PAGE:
This congruent conflation mixes up “right from the start” and “right off the bat”, both meaning to do something immediately. A big thanks to Jake Holdcroft who heard this one spoken by a sportscaster during a Pittsburgh Penguins game intermission. See a similar malaphor – “right out of the bat” , posted October 27, 2012.
This is a mash up of “locked in” and “written (or carved) in stone”, both meaning something permanent or not subject to change.
Have I found the new “master”? Actress Cristin Milioti said the following to People magazine:
“The other day I was chatting with my boyfriend,” she told Theater Mania, “and I said to him, ‘He really sold him under the bus.’ And he said, ‘I think you meant “threw him under the bus,” or “sold him up the river.” ‘ … It’s a constant problem. On my first date, my boyfriend asked me if I wanted to eat a la carte, and I said that I would prefer to stay inside! It’s really embarrassing.”
Cristin, do NOT be embarrassed by this wonderful gift you have received. On the contrary, continue to utter your wonderful malaphors so I can share them with the world. “To err is human; to malaphor, divine.”
This is a congruent conflation of “look who’s talking” and “that’s the pot calling the kettle black”, both referring to pointing out hypocritical behavior. The best and most common malaphors are mixtures of phrases that have the same or similar meaning.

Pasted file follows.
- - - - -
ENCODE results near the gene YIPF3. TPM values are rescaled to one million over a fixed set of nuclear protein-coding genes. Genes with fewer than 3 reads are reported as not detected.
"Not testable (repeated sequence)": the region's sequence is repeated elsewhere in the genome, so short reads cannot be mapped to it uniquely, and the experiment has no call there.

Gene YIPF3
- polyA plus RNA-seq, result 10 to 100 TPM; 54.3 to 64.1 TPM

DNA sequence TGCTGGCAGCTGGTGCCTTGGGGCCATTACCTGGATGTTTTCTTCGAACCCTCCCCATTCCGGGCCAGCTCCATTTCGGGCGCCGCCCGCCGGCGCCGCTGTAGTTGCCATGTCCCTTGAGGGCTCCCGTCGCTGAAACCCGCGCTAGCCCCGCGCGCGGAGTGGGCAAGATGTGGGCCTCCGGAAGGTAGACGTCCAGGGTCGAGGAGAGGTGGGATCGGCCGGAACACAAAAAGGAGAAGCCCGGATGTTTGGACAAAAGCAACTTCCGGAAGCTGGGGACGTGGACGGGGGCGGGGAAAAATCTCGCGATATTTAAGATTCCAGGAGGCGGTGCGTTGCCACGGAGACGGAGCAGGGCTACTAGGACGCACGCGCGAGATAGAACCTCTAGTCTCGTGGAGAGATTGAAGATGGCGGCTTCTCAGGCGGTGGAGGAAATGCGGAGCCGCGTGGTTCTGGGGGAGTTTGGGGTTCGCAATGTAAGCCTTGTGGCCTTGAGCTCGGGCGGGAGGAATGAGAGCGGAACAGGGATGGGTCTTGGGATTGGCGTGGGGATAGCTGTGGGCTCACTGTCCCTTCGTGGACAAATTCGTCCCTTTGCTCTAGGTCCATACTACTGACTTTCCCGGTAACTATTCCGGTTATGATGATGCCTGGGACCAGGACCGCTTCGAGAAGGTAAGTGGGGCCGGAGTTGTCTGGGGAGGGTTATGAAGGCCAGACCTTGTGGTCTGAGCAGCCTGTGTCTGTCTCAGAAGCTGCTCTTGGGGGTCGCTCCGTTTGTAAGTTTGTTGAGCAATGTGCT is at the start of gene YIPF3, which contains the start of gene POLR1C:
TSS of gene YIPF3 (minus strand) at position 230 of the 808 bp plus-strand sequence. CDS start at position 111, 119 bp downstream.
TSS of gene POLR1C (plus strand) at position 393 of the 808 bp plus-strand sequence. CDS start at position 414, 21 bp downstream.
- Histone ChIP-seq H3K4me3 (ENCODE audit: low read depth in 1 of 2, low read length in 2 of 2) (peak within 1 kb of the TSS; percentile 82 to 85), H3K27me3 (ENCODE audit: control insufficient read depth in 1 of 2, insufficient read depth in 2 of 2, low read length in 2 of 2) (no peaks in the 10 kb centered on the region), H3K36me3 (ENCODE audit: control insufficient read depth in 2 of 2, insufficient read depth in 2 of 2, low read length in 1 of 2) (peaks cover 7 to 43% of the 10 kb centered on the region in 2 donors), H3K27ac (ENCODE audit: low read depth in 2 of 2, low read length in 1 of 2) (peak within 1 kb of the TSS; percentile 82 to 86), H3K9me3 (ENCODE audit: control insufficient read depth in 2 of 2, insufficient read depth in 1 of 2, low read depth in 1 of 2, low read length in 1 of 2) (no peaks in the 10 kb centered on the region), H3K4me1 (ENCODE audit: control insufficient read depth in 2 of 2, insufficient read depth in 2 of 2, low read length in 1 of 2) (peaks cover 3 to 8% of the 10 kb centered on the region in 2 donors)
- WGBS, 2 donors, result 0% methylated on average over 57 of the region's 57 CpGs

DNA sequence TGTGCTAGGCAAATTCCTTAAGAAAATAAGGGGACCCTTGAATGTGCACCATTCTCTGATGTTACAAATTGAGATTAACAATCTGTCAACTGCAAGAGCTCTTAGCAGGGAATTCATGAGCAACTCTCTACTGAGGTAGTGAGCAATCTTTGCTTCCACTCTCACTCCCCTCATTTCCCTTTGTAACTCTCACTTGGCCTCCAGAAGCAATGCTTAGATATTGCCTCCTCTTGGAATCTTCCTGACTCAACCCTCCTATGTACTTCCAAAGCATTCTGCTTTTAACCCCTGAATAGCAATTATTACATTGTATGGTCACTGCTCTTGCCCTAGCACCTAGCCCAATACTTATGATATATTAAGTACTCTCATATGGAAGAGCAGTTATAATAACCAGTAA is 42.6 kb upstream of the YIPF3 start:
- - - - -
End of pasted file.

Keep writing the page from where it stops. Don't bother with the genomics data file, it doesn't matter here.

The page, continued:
I won’t reveal the source, but this is a mash up of “you’ve got a chip on your shoulder” (bad attitude) and “you’ve got a stick up your ass” (up tight). It also could describe the aftermath of gorging on a bag of Cape Cod potato chips in your underwear (never done that, just sayin’).
This is a word blend malaphor of “slimeball” and “scumbag”, or possibly “douchebag”, all describing a not very nice person. Confusion is added by the similar sound ing words slime and scum, and bag and ball. Check out my category entitled “wordblends” for more word malaphors.
This malaphor was found by Bob Ferrante as he was reading the Huffington Post. It is a mash up of “gone off the deep end” and “fly off the handle”, both meaning to get extremely angry or crazy. The blended idiom comes from a discussion about the actress Amanda Bynes:
“In case we needed any further proof that Amanda Bynes has flown off the deep end, here’s her latest outlandish Twitter remark…”